27 Jul Is my dog being aggressive, or just playing?
It’s one of the most common questions we get, especially (though not only) from clients with new dogs or puppies: “Is my dog being aggressive, or just playing?” There’s not one cut-and-dried answer, but here we’ll give you some pointers on what to look for to keep playtime happy.
For dogs, play isn’t just fun, it’s also how they get acquainted, and figure out who’s who in the social hierarchy. As puppies, they use play to get a feel for their abilities, gain strength and learn how they fit in. And since every dog grows up with a unique blend of their own personality, mixed with lessons learned from experiences with people and other dogs, there can be a wide range of styles and signals for playing.
In most cases, two dogs who meet will start by getting acquainted, circling while letting each other get a sniff (especially of their rear). One or both may initiate a game by pouncing or bouncing or dipping into a play bow (chin near paws and rump in the air). From there, three main signal categories often cause confusion.
Growling, Barking & Body Language
At first, a growl or bark might sound like a sort of all-occasion warning, but listen to your dog more closely—and watch the body language—and you’ll start to pick up on some of the nuances.
A growl accompanied by a bow may be a playful challenge. One accompanied by a curled lip, or wrinkled muzzle, especially if they also have a stiff posture, is a red flag for a dog not ready to be sociable.
But it’s not just the sounds they make; just as most of us can tell a genuine smile from a fake one, dogs can read each other’s expressions and body language too. If you were thrust into a confrontation, what would your reaction be? Unless you’re a trained fighter, you’d likely tense up; the same is true for most canines. If a dog goes tense, adopting a stiff posture, with ears and tail taut, they’re on guard.
If you see one of the dogs start to puff up, making themselves larger, with ears and tail high, that’s also a signal that they’re in the mood to take charge, not enjoy a friendly romp.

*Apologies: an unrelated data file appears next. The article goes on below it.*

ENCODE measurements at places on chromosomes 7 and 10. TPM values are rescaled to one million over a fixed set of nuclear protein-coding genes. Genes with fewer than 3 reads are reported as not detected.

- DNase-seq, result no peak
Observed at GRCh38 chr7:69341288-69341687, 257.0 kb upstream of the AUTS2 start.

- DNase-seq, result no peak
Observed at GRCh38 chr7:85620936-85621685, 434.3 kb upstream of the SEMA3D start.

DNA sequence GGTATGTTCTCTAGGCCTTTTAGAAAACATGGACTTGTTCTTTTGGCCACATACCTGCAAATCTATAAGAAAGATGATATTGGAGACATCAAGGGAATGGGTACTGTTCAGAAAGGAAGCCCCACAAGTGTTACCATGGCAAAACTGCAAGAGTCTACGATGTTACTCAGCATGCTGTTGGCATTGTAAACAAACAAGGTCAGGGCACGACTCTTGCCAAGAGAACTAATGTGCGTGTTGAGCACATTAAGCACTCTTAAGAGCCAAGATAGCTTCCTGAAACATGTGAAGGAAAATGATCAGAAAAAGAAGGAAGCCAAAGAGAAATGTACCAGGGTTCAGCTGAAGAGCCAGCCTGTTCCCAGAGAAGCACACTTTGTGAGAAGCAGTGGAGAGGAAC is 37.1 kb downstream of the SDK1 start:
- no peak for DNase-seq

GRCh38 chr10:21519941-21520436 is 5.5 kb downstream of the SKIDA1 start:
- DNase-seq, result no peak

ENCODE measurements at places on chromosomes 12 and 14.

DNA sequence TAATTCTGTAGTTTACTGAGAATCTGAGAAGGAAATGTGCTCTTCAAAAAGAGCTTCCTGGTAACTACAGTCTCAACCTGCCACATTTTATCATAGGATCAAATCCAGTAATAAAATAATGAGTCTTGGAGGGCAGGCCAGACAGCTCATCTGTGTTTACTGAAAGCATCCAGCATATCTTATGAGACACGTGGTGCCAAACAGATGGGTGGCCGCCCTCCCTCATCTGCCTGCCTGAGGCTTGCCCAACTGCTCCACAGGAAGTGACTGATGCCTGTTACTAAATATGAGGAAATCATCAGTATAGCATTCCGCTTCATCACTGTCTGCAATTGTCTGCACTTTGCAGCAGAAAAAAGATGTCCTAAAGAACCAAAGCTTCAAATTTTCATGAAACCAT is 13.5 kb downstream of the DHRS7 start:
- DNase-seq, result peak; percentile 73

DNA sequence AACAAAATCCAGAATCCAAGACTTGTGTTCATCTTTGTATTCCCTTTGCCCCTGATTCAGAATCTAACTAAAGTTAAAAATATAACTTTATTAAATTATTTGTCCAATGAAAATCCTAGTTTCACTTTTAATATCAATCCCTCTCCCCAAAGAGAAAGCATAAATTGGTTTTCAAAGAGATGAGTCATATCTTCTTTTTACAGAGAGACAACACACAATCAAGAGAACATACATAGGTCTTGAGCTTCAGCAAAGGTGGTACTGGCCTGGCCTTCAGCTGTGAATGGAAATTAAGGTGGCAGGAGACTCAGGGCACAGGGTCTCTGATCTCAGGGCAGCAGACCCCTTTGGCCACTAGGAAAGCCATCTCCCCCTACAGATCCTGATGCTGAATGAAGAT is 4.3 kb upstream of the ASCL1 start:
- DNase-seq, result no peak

Romping and Challenging
Speaking of romping, from young to old, play will likely look and feel quite different between two dogs just getting acquainted vs those that know each other well.
We’ve seen long-time buddies get into tussles that look, for a few moments, like battles to the death but are in fact the harmless roughhousing of best friends pushing the limits.
When assessing two dogs, take a good look at the “dance” going on between them. Just as with humans, some dogs are more outgoing and boisterous, others more tentative. Happy dogs tend to be bouncier, in general.
Dogs that are playing may roll on their backs or otherwise give their play partner the upper hand for a bit. But if you’re seeing all pursuit, no give and take… if one dog is doing all the chasing and not letting the other get away—or body slamming—that’s moving into aggressive territory.
Oh—and in case you’ve ever felt nervous about a big dog playing with a small one or puppy: as long as the bigger one has learned to scale back, which you can tell by their more restrained movements, size alone shouldn’t cause any fear.
Is biting & snapping part of play or lashing out?
Play biting—the kind that’s a controlled, relaxed, open-mouth grab without any force—is a very common part of canine play. After all, without thumbs, the mouth is the easiest way to capture your prey (whether in fun or frenzy)! A soft, playful bite leaves no marks. If one participant gets carried away and accidentally elicits a yelp, the dog doing the biting immediately backs off.
But when two dogs are playing and one starts snapping, or continues pursuing the other even when their playmate seems tired, it may be time to step in. And if any otherwise playful behaviors are becoming more intense, it’s time to take a break.
Dog play doesn’t look quite like our own, but as you pay close attention and get familiar with your dog’s responses you’ll start to see the difference between danger signs and delight.
One advantage of creating opportunities for your dog to socialize with others is that they—and you—get familiar with the signs and signals of canine interaction, and learn how to moderate their behavior in response to a partner. You’re in a better position to be able to answer that question, “is my dog being aggressive?” That’s why we encourage our clients to find safe spaces to let their dogs, be dogs!